In my 19th installment of ‘A Day in the Life of a Minor Leaguer’ I sat down with the man, the myth, the legend, Bligh Madris. A left-handed hitting outfield prospect in the Pittsburgh Pirates farm system.
The theme of Friday was small schools and to be more specific division two schools. For those of you that read Saturday’s article, you know, I talked to Western Oregon alum Alex Roth. If you haven’t read it, be sure to check it out. Today’s installment of ‘A Day in the Life of a Minor Leaguer’ features Colorado Mesa University product, and Pittsburgh Pirates outfield prospect, Bligh Madris.
Bligh and I got the chance to discuss several things on Friday. What we started out with who he is, and the Pittsburgh Pirates prospect gave a brief synopsis of who he is.
“I was born and raised in Las Vegas, Nevada. I played college baseball at Colorado Mesa University in Grand Junction, Colorado. I was drafted by the Pittsburgh Pirates in the 9th round, and the journey has been incredible up to this point in my life.”
A question I started to ask everyone deals with their legacy, and when it’s all said and done what they want the people to remember their name by.
“I really enjoy all the communities, and I love that I can be apart of that. I try to engage with the communities that I’m in while I’m there. I want the fans to feel like I’ve touched their lives in a positive manner. Whether it be on the field or doing community service, I want to feel like I impacted their lives.”
Speaking of impacts on life, I wanted to know if any people in his life inspired him to play the game of baseball.
“I bounced around different sports growing up. My dad is a sports freak. My parents wanted me to try all kinds of sports and figure out what I loved. In high school, I still bounced around sports like tennis, basketball, football, and baseball. It wasn’t until my freshman year my baseball coach told me, Bligh, you know you can do some big things in baseball, right?”
Madris continued, “He saw my work ethic and potential. He said if you bare down and start working on baseball, you are going to be able to do some great things. He said you could get a scholarship and really help out your family. He opened my eyes a lot, and his name was Matt Iglitz. He was a second dad to me and would answer any questions and just supported me. He wouldn’t shy from telling me what’s what, and he’s just impacted my life so much.”
We continued to talk about coaches in his life that have been role models for him. “Another one was my college coach, Skip Hanks. We got along really well. The way he stayed on me and pushed me carved out my work ethic and made me become the player I am. He set a great foundation for hitting for me, and I can’t thank him enough for that.”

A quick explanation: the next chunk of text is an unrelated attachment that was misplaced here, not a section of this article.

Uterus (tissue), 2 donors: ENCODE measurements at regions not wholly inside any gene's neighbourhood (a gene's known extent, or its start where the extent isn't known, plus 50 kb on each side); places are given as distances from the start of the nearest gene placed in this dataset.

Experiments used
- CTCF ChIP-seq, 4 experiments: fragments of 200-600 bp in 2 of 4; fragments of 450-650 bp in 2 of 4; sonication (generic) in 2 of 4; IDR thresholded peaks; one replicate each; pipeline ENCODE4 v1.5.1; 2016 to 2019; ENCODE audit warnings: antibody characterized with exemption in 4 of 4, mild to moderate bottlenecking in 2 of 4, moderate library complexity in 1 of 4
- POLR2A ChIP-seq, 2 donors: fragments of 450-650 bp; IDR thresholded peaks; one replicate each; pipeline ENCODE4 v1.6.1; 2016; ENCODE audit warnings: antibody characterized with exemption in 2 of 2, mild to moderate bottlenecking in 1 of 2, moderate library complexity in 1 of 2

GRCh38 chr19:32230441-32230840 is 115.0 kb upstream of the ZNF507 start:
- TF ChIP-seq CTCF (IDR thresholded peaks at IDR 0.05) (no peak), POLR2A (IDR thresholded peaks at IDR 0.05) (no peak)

Sticking with the college theme at Colorado Mesa, I wanted to know the main things he took away from his time there and what stuck with him.
“I started playing my freshman year and coming in as a freshman they had just lost in the championship. My mentality coming in was these guys are legit. I felt like I had some big shoes to fill and what am I going to do. My experience showed me how the older guys should treat the younger guys. It was those guys who helped me learn and how to become a great teammate.”
He would continue to talk about how the seniors on that team instilled some phenomenal advice. “They told me to do one thing each day to help someone else. Not for you, but for someone else, if you do that, you will have an amazing life. One senior’s name was Austin Wallingford. He had a different edge to him, and I wanted that. He gave me the mentality to push myself to be better than him, and he told me to do that.”
When you hear the phrase “draft day,” a flood of emotions come running in like the rough waters at an open sea. Madris had mentioned before how he was drafted in the 9th round by the Pittsburgh Pirates, and I wanted to know how that made him feel.
“Draft day was a very emotional day for me. It was just an unbelievable day, to say the least. I woke up that morning, and my goal was to go top ten rounds. I got a text from a Pittsburgh Pirates rep saying we want you. For those that don’t know, they say it’s usually the first guy that messages you is where you’re going. I’m sitting around staring at my phone all-day. First few rounds go by, and we all were like ok, nothing yet that’s fine. Sixth and seventh rounds start coming in, and I start getting messages from a bunch of teams, and then my heart starts beating.”
Madris continued, “I had a team say hey you’re our pick right here, and I was excited. I watch the T.V., and the pick comes up, and it’s not my name. I was traumatized, and in shock, I called my agent and was like WHAT JUST HAPPENED! Then the eight round comes around, and the same team calls me again saying hey man we’re sorry there was another guy we had to take, but we want you now. They don’t take me AGAIN!”